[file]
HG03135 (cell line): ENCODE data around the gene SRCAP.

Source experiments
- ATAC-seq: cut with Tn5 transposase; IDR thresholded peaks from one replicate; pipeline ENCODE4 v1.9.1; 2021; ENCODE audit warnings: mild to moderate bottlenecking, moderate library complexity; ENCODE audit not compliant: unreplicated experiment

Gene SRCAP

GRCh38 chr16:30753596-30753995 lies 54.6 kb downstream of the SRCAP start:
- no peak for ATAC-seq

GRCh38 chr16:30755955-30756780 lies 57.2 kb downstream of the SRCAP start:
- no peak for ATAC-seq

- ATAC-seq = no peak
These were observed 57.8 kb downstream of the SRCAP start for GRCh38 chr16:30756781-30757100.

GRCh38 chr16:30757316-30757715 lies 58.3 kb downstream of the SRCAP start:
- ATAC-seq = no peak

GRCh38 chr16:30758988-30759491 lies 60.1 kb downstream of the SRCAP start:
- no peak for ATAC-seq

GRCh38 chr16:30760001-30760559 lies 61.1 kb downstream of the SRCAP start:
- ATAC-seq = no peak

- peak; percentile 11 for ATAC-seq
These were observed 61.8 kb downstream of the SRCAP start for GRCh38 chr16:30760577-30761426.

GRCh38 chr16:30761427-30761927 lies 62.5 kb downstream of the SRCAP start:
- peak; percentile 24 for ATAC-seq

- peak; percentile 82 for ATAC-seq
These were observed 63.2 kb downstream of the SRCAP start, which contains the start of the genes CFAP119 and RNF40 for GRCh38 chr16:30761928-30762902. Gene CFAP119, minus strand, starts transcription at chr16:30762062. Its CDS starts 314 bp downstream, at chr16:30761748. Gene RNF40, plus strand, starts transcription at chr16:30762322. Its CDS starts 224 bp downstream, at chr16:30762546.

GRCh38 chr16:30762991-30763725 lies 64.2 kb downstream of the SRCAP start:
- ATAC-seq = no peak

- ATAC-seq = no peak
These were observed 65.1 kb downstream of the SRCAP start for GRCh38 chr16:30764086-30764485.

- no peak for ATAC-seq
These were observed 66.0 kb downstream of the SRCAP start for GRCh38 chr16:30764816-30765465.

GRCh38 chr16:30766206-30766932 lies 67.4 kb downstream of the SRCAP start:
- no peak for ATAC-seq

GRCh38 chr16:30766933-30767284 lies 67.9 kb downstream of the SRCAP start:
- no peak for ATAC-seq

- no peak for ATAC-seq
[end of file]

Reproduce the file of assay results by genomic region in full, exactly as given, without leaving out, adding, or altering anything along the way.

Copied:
HG03135 (cell line): ENCODE data around the gene SRCAP.

Source experiments
- ATAC-seq: cut with Tn5 transposase; IDR thresholded peaks from one replicate; pipeline ENCODE4 v1.9.1; 2021; ENCODE audit warnings: mild to moderate bottlenecking, moderate library complexity; ENCODE audit not compliant: unreplicated experiment

Gene SRCAP

GRCh38 chr16:30753596-30753995 lies 54.6 kb downstream of the SRCAP start:
- no peak for ATAC-seq

GRCh38 chr16:30755955-30756780 lies 57.2 kb downstream of the SRCAP start:
- no peak for ATAC-seq

- ATAC-seq = no peak
These were observed 57.8 kb downstream of the SRCAP start for GRCh38 chr16:30756781-30757100.

GRCh38 chr16:30757316-30757715 lies 58.3 kb downstream of the SRCAP start:
- ATAC-seq = no peak

GRCh38 chr16:30758988-30759491 lies 60.1 kb downstream of the SRCAP start:
- no peak for ATAC-seq

GRCh38 chr16:30760001-30760559 lies 61.1 kb downstream of the SRCAP start:
- ATAC-seq = no peak

- peak; percentile 11 for ATAC-seq
These were observed 61.8 kb downstream of the SRCAP start for GRCh38 chr16:30760577-30761426.

GRCh38 chr16:30761427-30761927 lies 62.5 kb downstream of the SRCAP start:
- peak; percentile 24 for ATAC-seq

- peak; percentile 82 for ATAC-seq
These were observed 63.2 kb downstream of the SRCAP start, which contains the start of the genes CFAP119 and RNF40 for GRCh38 chr16:30761928-30762902. Gene CFAP119, minus strand, starts transcription at chr16:30762062. Its CDS starts 314 bp downstream, at chr16:30761748. Gene RNF40, plus strand, starts transcription at chr16:30762322. Its CDS starts 224 bp downstream, at chr16:30762546.

GRCh38 chr16:30762991-30763725 lies 64.2 kb downstream of the SRCAP start:
- ATAC-seq = no peak

- ATAC-seq = no peak
These were observed 65.1 kb downstream of the SRCAP start for GRCh38 chr16:30764086-30764485.

- no peak for ATAC-seq
These were observed 66.0 kb downstream of the SRCAP start for GRCh38 chr16:30764816-30765465.

GRCh38 chr16:30766206-30766932 lies 67.4 kb downstream of the SRCAP start:
- no peak for ATAC-seq

GRCh38 chr16:30766933-30767284 lies 67.9 kb downstream of the SRCAP start:
- no peak for ATAC-seq

- no peak for ATAC-seq